Confession: I was horrible about making my bed. When our kids were young, it seemed like I was in and out of it so many times during the night that really, what was the point of making it all nice and neat before climbing into it again, later?
At some point, I decided to change the way I thought about making the bed, and to create the habit of just doing it. First, I changed the way I thought about it; making the bed isn’t a chore, it’s just part of your day. Instead of straightening sheets, I thought about creating a sanctuary; a pleasant place to return to and relax at the end of the day.
I was raised with the religious tradition of Lent and giving something up for 40 days as a way to refocus, purify yourself and understand the meaning of self-sacrifice. It was a Lenten season when I chose my bed as my focus.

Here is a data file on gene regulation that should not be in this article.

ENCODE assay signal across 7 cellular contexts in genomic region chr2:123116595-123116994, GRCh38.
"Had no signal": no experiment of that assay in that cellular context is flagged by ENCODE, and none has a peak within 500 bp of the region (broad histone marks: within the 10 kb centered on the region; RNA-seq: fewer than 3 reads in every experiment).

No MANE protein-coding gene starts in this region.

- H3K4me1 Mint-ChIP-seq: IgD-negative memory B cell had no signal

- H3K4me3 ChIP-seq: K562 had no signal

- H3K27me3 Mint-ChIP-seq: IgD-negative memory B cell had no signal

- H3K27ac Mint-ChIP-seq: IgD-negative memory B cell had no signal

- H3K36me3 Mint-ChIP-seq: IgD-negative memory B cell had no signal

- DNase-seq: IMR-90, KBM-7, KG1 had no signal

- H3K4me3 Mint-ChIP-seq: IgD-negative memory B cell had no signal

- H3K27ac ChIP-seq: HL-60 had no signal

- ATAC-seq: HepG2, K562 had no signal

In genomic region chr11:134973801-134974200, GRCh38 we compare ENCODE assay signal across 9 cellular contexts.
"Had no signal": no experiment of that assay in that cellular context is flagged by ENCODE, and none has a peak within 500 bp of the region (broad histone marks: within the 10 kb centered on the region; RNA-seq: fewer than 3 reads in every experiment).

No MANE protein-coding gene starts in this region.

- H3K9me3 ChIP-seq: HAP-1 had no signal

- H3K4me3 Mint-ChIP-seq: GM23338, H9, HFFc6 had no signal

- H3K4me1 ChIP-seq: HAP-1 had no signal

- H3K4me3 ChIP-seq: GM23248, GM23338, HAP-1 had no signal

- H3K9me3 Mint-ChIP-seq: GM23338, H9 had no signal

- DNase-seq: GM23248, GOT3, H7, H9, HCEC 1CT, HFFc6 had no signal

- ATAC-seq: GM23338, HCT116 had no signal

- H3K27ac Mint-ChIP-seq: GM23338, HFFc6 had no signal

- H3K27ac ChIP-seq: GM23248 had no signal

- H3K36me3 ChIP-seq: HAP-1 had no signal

Now, I know from all manner of consultants that it takes a certain number of days to create a habit; I’ve read 27, 28 and 21 . . . but I figured 40 days left me plenty of room for error. So I set out on the journey of tucking, smoothing, fluffing pillows and folding corners that would culminate, not only in the Easter season, but in a new, healthy habit.
Lately I’ve been focusing my habit-creating on writing daily. I remember the experience of creating the bed-making habit as a clear analogy to how challenging habit creation can be. If I think about my commitment to blogging as a chore: “I have to blog every day,” that becomes far less appealing and leads to whining.
If I approach the activity differently and say, “I will create content of value to my audience daily. I will share information that demonstrates my capability and thus helps establish my business every day,” I’m much more eager to commit.
What habits are you trying to create in your business? How can you change the way you think about and talk about them, to manage the approach to take?